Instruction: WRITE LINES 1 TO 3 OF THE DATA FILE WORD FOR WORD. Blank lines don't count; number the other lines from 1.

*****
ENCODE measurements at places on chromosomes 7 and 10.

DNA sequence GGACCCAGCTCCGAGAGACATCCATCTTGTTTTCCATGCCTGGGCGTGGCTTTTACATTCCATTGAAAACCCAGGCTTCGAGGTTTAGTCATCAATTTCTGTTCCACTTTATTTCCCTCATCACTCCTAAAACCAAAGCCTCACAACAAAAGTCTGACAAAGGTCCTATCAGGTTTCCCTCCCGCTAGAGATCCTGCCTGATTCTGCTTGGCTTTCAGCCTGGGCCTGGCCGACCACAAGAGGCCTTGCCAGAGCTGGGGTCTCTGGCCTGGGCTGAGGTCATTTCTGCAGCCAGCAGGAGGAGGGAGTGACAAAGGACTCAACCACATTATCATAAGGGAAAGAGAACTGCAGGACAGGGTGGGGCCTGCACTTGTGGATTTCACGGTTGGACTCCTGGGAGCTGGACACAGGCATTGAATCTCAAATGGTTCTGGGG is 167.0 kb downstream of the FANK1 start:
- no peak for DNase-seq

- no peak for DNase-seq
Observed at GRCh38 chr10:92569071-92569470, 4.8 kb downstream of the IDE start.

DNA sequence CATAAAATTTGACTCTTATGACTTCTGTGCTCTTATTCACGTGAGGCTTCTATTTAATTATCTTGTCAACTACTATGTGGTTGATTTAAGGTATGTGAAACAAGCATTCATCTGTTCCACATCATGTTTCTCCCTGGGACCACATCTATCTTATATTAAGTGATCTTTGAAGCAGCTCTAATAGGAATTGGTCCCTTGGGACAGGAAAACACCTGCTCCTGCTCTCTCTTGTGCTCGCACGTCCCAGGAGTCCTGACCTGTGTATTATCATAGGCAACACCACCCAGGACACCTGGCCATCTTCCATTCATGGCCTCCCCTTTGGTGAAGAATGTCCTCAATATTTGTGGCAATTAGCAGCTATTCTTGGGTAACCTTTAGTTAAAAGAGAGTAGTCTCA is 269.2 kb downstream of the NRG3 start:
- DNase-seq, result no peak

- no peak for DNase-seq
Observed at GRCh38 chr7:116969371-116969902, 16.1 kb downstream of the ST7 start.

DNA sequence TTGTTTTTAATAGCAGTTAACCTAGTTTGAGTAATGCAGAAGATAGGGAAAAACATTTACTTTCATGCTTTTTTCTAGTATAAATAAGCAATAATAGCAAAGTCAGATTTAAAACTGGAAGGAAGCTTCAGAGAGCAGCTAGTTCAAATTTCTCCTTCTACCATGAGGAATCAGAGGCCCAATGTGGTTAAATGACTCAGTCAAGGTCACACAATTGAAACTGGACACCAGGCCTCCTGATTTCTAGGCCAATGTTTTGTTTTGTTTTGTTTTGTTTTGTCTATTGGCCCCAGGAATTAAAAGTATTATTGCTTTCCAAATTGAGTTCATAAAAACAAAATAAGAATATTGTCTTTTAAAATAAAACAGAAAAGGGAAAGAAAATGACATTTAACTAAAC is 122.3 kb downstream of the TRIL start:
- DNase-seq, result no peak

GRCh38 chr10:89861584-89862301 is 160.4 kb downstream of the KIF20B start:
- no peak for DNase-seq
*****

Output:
ENCODE measurements at places on chromosomes 7 and 10.

DNA sequence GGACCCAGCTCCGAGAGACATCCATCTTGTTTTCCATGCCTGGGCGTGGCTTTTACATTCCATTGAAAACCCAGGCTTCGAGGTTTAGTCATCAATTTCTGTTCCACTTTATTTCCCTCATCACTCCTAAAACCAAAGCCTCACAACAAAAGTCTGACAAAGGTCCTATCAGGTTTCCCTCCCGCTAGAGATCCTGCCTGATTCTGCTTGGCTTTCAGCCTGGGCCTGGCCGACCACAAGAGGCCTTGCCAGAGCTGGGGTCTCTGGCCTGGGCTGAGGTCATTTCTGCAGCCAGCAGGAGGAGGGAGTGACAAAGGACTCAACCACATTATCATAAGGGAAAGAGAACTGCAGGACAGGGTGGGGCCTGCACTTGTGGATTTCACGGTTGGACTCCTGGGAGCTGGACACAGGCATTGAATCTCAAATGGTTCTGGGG is 167.0 kb downstream of the FANK1 start:
- no peak for DNase-seq